In this issue of the Journal of Neurochemistry, Maness and colleagues now report on a possible mechanism of how EphA3 signaling in response to ephrinA5 may be linked to NCAM shedding (Brennaman et al. 2013a) (Fig. 1b). The study starts by describing ectodomain cleavage of NCAM, if transfected together with kinase-active but not kinase-inactive EphA3 into HEK cells. Shedding is prevented by co-transfection with a dominant-negative version of the metalloprotease ADAM10, which has been previously suggested as the major enzyme responsible for NCAM shedding (Hinkle et al. 2006; but see Kalus et al. 2006). In assays with primary cultured cortical neurons from wild-type mouse embryos, the authors were able to demonstrate an increase of a soluble NCAM fragment in response to stimulation with ephrinA5. As a logical consequence of the fact that all NCAM in these cells is modified with polySia, the soluble fragment could be detected in immunoblots with NCAM- and with polySia-specific antibodies and migrated as a high molecular weight smear typical for polysialylated NCAM. If the cultured neurons were treated with endosialidase prior to ephrinA5 stimulation, sharp bands of NCAM-140 and NCAM-180 isoforms were detected in the cell lysates, indicating successful removal of polySia from these two NCAM isoforms. Strikingly, in these cultures, the release of soluble NCAM was completely abolished. This seems contradictory to the shedding of polySia-negative NCAM obtained with transfected cells but raises the possibility that only polysialylated NCAM can be released in response to ephrinA5 under physiological conditions. This is remarkable, because another metalloproteinase, ADAM17, that has been previously implicated in NCAM shedding (Kalus et al. 2006), cleaves irrespective of the presence or absence of polySia, further pointing toward a regulation of NCAM versus polySia-NCAM shedding specificity. Further studies are necessary to dissect the determinants of this specificity.

The study by Brennaman et al. (2013a) proceeds by identifying an ADAM10 cleavage site within the second fibronectin-type III domain of NCAM. Experiments in cultured neurons from NCAM knockout mice revealed that ephrinA5-induced growth cone collapse can be restored by transfection with NCAM-140 but not with NCAM mutated at the ADAM10 cleavage site. This effect was particularly prominent in the GABA-positive fraction of neurons. As indicated by a previous study, the ADAM10-dependent shedding mechanism may limit the extent of interneuron axon arborization and restrict the number of inhibitory synapses (Brennaman et al. 2013b). Thus, in addition to elucidating the regulation of ephrinA5-induced growth cone collapse by ADAM10 and polySia-NCAM, the current study by Brennaman et al. (2013a) also suggests a role of ADAM10 in regulating perisomatic inhibition via soluble polySia-NCAM-dependent mechanisms.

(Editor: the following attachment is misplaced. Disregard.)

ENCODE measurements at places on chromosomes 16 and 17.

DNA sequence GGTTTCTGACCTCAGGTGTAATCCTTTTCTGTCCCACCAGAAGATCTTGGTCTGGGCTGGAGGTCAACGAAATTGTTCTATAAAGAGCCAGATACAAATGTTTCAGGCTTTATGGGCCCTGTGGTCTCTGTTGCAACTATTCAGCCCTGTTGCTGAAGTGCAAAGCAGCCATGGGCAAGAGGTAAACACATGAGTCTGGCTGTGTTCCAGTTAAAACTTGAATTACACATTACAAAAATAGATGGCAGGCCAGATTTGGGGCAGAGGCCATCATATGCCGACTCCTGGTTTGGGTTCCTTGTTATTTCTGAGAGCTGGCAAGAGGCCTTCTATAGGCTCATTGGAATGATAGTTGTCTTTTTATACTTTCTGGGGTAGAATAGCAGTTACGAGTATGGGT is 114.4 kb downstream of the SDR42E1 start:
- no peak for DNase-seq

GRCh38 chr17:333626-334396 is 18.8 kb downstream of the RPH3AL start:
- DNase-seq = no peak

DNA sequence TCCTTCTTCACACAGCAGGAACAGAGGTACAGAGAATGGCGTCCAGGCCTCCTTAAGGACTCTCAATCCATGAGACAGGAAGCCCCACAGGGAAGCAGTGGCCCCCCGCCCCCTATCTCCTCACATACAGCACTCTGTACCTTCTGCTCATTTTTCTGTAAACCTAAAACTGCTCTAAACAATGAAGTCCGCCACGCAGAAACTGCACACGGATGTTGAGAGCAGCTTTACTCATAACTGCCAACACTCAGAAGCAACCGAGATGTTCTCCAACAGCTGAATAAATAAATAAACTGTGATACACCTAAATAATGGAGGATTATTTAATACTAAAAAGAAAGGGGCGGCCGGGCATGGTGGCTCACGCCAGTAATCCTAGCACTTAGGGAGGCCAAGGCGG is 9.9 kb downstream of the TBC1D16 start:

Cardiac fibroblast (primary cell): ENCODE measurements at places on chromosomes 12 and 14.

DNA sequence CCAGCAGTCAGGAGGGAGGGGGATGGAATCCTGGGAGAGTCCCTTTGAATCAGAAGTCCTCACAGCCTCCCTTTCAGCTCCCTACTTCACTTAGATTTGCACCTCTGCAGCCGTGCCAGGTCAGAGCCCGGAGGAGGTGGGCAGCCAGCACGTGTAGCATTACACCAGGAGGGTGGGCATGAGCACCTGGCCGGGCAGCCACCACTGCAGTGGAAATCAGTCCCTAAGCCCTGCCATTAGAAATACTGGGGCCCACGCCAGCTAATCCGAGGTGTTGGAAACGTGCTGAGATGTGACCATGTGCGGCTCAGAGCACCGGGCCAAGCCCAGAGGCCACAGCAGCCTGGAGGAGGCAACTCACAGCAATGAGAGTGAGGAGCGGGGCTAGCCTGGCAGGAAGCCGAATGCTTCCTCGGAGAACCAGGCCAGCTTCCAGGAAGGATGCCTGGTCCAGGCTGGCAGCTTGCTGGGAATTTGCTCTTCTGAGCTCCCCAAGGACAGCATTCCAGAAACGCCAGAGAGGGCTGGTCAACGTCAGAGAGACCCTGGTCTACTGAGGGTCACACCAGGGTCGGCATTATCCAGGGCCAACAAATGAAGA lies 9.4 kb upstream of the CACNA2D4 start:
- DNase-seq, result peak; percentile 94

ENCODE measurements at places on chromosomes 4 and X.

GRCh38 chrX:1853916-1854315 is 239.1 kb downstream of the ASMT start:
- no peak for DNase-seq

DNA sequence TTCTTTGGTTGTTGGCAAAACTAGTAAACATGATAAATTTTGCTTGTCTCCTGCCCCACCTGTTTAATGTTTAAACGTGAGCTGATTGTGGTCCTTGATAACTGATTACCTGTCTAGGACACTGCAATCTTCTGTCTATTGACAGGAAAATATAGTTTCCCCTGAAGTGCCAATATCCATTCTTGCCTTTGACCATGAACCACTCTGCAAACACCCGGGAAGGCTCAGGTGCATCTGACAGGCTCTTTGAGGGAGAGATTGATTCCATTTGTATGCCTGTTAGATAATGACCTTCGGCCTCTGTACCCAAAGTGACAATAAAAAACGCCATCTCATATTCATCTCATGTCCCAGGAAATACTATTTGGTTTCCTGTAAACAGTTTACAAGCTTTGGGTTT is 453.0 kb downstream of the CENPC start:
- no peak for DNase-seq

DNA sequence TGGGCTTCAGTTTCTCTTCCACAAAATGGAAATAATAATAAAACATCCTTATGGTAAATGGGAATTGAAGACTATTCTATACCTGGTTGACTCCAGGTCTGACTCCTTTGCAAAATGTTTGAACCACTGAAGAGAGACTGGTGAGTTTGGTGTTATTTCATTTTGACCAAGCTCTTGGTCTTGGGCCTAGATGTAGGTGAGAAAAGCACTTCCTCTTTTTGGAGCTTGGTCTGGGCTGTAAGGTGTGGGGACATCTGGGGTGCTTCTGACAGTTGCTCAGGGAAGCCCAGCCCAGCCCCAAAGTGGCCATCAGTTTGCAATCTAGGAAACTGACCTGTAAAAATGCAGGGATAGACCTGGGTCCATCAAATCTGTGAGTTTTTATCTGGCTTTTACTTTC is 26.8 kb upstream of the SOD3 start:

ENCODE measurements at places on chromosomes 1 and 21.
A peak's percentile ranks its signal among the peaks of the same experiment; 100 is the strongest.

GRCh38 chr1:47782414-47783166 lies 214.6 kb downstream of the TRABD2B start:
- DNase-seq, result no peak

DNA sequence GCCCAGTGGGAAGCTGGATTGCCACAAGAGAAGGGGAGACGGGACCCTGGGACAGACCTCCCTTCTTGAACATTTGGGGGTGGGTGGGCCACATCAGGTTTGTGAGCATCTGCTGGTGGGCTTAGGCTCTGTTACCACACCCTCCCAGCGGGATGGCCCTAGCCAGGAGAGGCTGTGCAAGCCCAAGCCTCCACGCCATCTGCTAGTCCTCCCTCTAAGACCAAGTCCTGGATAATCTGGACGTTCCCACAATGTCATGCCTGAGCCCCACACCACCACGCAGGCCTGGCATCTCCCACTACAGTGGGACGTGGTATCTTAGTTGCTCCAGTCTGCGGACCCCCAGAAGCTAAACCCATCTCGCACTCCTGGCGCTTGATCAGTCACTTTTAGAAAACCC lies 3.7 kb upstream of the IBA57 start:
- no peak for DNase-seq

ADAM10-dependent shedding of polySia-NCAM could also play a role in synaptic plasticity. The injection of recombinant polySia-NCAM ectodomain into hippocampal slices from wild-type mice was found to impair long term potentiation (LTP) in the CA1 region, whereas the same manipulation led to a rescue of CA1 LTP in slices from NCAM deficient mice (Senkov et al. 2006). Similarly, application of polySia-NCAM ectodomain to the dorsal hippocampus impaired formation of hippocampus-dependent contextual fear memory in wild-type mice and partially rescued contexual memory in NCAM deficient mice (Senkov et al. 2006). Thus, there is an optimal range of polySia-NCAM ectodomain expression that is necessary and sufficient for synaptic plasticity in the CA1 region, but elevated or too low levels of soluble polySia-NCAM are detrimental. The positive effects of soluble polySia-NCAM on LTP and contextual memory are mediated by inhibition of extrasynaptic NMDA receptors containing the glutamate receptor NMDA subunit GluN2B (reviewed by Hildebrandt and Dityatev 2013) (Fig. 1c), whereas the mechanism underlying the negative effects of excessive levels of soluble polySia-NCAM remains unknown. The present study of Brennaman et al. (2013a) suggests that conditions leading to either reduced or elevated activity of ADAM10/EphA3 may cause impaired synaptic plasticity via deregulating soluble polySia-NCAM levels.

As increased levels of soluble NCAM were found in Alzheimer's disease and schizophrenia patients and because Brennaman et al. (2013a) identified a putative ADAM10 cleavage site, their study stimulates further interest to measure the levels of NCAM cleaved by ADAM10 in these patients. In Alzheimer's disease, increased activity of ADAM10 toward amyloid precursor protein might be beneficial to generate soluble amyloid precursor protein and decrease the levels of beta-amyloid generation, but, as shown now, it also may cause excessive shedding of polySia-NCAM with a negative impact on synaptic plasticity. This study also stimulates an interest to generate NCAM knockin mice with the mutated ADAM10 cleavage site, which would provide an excellent option to understand the role of NCAM shedding in terms of brain development and synaptic plasticity, also in the context of schizophrenia and Alzheimer's disease. In summary, although the physiological significance of the new mechanism of polySia-NCAM- and ADAM10-dependent Eph3A signaling and growth cone collapse in vivo remains elusive, it clearly opens up new vistas on possible roles of NCAM shedding in health and disease.


  1. Top of page
  2. Acknowledgement
  3. References

This work has been supported by grants from the BMBF grant 01EW1106/NeuConnect in the frame of ERA-NET NEURON. The authors have no conflicts of interest to declare.


  1. Top of page
  2. Acknowledgement
  3. References